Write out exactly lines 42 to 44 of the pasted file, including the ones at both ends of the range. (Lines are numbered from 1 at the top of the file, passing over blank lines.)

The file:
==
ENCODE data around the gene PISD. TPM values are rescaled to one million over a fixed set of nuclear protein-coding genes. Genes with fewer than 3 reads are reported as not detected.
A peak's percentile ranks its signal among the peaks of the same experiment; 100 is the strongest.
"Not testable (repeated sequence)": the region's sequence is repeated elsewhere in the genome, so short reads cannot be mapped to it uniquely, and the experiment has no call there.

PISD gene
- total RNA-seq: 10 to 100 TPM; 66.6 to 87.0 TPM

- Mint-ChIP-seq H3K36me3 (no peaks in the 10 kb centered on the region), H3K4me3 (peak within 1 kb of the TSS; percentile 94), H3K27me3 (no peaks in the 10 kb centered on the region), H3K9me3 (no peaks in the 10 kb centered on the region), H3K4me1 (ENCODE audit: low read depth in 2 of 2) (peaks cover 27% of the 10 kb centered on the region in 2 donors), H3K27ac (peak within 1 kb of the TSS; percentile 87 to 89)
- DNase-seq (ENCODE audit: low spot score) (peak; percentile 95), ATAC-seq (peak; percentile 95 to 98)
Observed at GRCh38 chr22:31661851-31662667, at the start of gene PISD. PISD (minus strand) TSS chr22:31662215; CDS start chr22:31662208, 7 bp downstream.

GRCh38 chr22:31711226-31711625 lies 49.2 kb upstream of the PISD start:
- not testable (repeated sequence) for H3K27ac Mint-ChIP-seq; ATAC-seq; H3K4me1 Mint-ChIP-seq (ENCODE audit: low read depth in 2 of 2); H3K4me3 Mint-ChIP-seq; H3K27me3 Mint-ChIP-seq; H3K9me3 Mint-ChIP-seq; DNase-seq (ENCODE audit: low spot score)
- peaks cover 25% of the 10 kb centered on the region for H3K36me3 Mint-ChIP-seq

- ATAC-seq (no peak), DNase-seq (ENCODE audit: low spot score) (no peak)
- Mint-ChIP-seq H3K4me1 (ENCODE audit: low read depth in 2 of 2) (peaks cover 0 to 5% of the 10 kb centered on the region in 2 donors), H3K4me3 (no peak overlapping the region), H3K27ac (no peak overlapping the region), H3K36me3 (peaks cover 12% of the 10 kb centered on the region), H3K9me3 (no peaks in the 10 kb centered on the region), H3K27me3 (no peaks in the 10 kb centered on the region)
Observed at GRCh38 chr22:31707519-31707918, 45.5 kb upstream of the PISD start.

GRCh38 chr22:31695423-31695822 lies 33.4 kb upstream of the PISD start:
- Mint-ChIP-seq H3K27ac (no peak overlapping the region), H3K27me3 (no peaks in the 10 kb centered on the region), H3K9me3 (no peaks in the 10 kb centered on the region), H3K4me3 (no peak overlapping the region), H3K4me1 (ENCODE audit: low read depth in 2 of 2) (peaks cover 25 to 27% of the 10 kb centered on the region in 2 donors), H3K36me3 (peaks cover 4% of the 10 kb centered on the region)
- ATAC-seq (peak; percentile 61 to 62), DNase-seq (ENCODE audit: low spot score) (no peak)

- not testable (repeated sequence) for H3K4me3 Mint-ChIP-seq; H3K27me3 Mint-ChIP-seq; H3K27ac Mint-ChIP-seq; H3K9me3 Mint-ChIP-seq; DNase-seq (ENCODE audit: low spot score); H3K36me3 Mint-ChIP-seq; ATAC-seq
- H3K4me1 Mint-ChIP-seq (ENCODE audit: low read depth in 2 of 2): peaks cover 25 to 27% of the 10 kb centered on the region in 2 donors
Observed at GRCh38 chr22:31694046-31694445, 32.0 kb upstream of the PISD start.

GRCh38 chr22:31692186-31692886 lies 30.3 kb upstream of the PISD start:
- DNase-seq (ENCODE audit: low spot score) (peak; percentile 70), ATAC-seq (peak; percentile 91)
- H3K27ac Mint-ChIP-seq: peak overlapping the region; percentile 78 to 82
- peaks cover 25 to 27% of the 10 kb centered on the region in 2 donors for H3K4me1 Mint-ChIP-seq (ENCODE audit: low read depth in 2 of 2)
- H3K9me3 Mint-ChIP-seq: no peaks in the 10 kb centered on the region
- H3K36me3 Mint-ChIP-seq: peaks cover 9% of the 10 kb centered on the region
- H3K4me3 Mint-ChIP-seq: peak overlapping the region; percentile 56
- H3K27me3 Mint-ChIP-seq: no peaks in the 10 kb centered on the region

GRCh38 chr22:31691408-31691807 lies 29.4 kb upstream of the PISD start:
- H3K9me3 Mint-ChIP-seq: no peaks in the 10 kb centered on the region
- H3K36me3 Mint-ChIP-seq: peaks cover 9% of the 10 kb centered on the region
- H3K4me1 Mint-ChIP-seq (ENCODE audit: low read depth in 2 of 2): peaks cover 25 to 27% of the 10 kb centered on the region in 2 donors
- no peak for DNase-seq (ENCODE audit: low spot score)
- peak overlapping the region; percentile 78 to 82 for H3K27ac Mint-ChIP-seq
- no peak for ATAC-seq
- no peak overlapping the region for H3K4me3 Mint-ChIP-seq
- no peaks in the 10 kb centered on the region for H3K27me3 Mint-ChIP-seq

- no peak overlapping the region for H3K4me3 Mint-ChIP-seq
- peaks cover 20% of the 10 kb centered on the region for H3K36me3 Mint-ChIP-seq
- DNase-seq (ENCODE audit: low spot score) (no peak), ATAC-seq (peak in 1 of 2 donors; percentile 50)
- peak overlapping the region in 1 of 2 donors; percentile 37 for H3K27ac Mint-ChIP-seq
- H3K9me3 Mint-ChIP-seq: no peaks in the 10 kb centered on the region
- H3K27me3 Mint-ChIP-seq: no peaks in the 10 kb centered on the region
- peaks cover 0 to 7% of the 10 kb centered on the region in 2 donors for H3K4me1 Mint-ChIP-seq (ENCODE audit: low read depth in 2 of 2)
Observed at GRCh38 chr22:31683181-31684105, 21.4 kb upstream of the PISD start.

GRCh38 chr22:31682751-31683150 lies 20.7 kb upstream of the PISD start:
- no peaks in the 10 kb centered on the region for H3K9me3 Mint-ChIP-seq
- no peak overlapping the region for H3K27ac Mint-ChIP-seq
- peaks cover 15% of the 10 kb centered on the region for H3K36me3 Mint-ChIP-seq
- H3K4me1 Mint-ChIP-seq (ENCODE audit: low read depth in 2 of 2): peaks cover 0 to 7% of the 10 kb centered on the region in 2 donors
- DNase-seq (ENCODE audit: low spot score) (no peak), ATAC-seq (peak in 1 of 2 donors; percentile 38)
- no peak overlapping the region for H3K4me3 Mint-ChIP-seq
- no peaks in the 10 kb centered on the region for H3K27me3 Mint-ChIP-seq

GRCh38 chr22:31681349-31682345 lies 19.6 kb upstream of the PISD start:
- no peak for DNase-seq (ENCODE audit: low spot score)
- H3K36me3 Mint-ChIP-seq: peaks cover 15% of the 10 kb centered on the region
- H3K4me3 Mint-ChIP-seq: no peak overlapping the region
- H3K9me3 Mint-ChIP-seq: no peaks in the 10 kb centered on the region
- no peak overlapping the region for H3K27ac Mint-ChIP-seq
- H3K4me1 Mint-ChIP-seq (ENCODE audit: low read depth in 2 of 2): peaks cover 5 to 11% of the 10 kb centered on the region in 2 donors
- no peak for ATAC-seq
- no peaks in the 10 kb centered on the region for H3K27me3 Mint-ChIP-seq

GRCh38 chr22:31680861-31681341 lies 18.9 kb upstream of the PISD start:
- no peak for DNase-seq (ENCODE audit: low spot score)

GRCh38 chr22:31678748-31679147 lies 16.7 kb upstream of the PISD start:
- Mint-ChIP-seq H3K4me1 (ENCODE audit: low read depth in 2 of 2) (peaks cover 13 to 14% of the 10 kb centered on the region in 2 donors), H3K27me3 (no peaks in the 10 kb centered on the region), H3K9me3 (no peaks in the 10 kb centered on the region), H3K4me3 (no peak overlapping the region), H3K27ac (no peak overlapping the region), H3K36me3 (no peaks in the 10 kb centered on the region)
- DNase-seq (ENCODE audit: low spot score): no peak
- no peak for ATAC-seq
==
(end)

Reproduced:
- H3K9me3 Mint-ChIP-seq: no peaks in the 10 kb centered on the region
- H3K27me3 Mint-ChIP-seq: no peaks in the 10 kb centered on the region
- peaks cover 0 to 7% of the 10 kb centered on the region in 2 donors for H3K4me1 Mint-ChIP-seq (ENCODE audit: low read depth in 2 of 2)